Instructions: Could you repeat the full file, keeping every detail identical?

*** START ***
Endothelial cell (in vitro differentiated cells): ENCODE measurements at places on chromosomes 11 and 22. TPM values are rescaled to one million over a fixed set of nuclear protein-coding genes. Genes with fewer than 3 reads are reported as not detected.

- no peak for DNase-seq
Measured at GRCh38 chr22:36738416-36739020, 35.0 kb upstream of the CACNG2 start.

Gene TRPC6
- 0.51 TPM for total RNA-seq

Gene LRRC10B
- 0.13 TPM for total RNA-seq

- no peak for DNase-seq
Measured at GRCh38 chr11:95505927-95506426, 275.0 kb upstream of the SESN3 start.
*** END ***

Endothelial cell (in vitro differentiated cells): ENCODE measurements at places on chromosomes 11 and 22. TPM values are rescaled to one million over a fixed set of nuclear protein-coding genes. Genes with fewer than 3 reads are reported as not detected.

- no peak for DNase-seq
Measured at GRCh38 chr22:36738416-36739020, 35.0 kb upstream of the CACNG2 start.

Gene TRPC6
- 0.51 TPM for total RNA-seq

Gene LRRC10B
- 0.13 TPM for total RNA-seq

- no peak for DNase-seq
Measured at GRCh38 chr11:95505927-95506426, 275.0 kb upstream of the SESN3 start.